A wooden-fired stove. Representative image. Photo: McKay Savage/Flickr CC BY 2.0
New Delhi: India’s poorest households are impacted by a ‘double whammy’ of inhaling smoke produced by using solid fuels for cooking and disproportionate exposure to ambient air pollution from household consumption. The latter is largely emitted by affluent urban households, making the poorest at least nine-times more likely to die of air pollution, a new study has found.
According to the paper, breathing ambient air with unsafe levels of fine particulate matter (PM2.5) causes approximately 4 million early deaths each year globally – of which 25% occur in India. The study says that while in developed countries, fossil fuel use for power generation, industry and land transportation are the major contributors to PM2.5 pollution, in India, smoke from solid fuel use for cooking and other household activities are the major causes. It estimates that 70% of the Indian population still depends on solid fuels for cooking.
The authors say that while multiple studies have described the polluting effect of household solid fuel and the associated health hazards, the present study goes a step further by “examining all household activity and energy use”, which they call ‘consumption’. The study compares direct air pollutant emissions through activities such as solid fuel use for cooking and heating and kerosene lighting, and indirect emissions through food and food waste, clothing, transport and electricity.
The paper then compares household consumption emissions to ‘other’ consumption emissions: those generated by governmental and non-profit activity and exports, transboundary pollution and dust.
It comes to the conclusion that lower-income households in India “bear the brunt of air pollution from two important sources: first, they are more likely to cook with solid fuels and therefore are exposed to high levels of indoor air pollution; second, they are disproportionately impacted by exposure to air pollution from the household consumption of richer-income groups.”
This “double burden” on the poorest makes them at least nine times more likely to die from air pollution, compared with the richest, “when each income group’s relative contribution to air pollution is taken into account”.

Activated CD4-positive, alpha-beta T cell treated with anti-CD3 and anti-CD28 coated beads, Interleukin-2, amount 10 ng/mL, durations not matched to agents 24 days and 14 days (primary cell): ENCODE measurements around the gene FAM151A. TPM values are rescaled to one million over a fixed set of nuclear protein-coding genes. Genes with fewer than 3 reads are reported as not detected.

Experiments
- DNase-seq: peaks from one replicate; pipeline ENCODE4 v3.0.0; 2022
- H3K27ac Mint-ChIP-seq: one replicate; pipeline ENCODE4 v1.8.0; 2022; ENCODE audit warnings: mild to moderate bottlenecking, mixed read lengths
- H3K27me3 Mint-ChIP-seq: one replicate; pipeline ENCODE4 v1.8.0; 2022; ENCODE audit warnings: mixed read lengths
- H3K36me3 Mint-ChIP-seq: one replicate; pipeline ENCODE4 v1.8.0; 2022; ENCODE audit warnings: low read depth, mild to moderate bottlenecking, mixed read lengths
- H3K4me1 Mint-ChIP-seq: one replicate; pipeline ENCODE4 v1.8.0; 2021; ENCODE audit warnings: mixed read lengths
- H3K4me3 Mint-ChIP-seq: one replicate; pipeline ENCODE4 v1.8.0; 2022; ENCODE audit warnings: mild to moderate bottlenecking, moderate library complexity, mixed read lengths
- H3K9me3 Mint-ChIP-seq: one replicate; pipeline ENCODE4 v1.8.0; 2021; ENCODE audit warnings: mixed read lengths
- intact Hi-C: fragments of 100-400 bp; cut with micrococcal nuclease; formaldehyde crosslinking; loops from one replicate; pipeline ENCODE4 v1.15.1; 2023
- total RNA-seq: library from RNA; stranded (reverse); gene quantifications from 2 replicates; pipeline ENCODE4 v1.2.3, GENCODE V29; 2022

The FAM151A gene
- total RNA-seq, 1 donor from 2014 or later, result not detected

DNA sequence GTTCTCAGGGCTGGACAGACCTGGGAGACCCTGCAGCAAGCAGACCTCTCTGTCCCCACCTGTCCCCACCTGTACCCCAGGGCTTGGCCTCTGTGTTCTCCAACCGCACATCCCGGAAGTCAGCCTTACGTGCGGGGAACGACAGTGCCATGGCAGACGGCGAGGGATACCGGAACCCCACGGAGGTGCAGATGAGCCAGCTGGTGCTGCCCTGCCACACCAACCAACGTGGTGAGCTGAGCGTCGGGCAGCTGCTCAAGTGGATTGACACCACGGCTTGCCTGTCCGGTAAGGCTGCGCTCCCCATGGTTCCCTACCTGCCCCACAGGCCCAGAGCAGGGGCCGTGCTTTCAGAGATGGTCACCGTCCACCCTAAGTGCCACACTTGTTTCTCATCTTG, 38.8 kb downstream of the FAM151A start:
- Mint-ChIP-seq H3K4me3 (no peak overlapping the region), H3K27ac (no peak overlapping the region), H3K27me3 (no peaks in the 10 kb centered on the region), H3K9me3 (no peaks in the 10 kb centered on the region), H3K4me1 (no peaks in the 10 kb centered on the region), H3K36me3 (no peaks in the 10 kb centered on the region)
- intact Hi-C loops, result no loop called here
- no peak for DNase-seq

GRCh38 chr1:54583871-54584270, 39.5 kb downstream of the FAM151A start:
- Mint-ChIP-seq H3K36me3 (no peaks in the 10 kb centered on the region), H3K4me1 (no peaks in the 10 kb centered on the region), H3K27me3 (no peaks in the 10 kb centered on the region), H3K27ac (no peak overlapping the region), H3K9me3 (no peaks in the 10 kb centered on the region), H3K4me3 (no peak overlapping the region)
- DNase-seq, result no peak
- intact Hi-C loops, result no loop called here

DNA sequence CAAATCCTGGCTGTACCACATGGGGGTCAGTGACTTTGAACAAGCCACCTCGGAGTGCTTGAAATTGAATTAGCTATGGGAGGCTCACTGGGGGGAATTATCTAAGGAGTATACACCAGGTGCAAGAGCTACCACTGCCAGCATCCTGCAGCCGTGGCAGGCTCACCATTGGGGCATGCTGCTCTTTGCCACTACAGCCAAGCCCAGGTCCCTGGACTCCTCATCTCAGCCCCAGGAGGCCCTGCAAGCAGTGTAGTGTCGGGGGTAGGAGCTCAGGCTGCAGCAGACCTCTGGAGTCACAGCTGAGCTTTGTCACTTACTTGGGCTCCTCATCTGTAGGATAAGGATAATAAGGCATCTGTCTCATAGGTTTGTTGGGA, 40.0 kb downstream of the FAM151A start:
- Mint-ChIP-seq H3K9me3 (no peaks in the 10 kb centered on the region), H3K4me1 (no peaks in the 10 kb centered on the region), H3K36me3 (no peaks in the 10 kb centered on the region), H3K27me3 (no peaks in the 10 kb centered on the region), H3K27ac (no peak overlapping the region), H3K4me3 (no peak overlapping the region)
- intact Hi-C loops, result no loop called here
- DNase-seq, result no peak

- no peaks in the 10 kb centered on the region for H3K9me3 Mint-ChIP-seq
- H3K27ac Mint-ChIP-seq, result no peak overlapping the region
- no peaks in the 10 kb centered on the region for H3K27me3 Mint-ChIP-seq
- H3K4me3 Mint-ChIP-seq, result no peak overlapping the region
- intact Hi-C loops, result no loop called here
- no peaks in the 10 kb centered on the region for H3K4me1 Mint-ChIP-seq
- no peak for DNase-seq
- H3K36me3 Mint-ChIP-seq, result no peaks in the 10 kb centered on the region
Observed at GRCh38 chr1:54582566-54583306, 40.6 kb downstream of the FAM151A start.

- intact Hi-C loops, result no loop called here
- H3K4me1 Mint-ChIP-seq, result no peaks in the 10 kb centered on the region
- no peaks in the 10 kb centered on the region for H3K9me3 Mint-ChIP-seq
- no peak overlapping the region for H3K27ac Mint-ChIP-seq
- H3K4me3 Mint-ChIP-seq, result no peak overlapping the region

The paper says that indirect emissions from household consumption contribute more to ambient PM2.5 concentrations than direct emissions. “The contribution from the highest-income group to indirect emissions is many times greater than that from the poorest 10% of households,” it says.
To drive this point home, the study says that in a scenario where all solid fuel cooking emissions disappear, for the poorest group, the health risks from the high-income group’s indirect emissions are still more harmful than the risks they face due to solid fuel use in their households.
However, the paper suggests a “slightly counterintuitive way forward”. It says though end-of-pipe pollution controls (cleaning up the air before effluent enters the environment) would reduce the inequality of exposure to household consumption emissions dramatically, it may not have a telling effect on reducing deaths among the poorest group.
To do that, all household solid fuel combustion should be replaced with affordable and accessible cleaner energy – such as liquefied petroleum gas or electricity – for cooking. “This is because direct exposure to high concentrations of household cooking emissions is so much more harmful than exposure to cooking smoke dispersed in ambient air,” the paper says. If cleaner energy is used, deaths could be reduced by eight times more than implementing end-of-pipe technologies.
The authors leave room for future studies to explore whether “high levels of black carbon and precursors for secondary organic aerosols”, emitted during household solid fuel burning, are more hazardous to human health than other components in PM2. If this is the case, the health hazards posed by household air pollution may be even greater than previous estimates and thereby, widening the disproportionate impact on the poor from air-pollution-related ill health.
Though several studies have highlighted the risks associated with air pollution, the BJP-led Union government in December 2019 said that there is “no conclusive data” to establish a direct connection of deaths or diseases exclusively due to air pollution. Responding to a question in parliament about a Lancet report which said more than 5 lakh people died in India due to air pollution in 2016, then minister of state for environment Babul Supriyo denied the existence of any direct connection.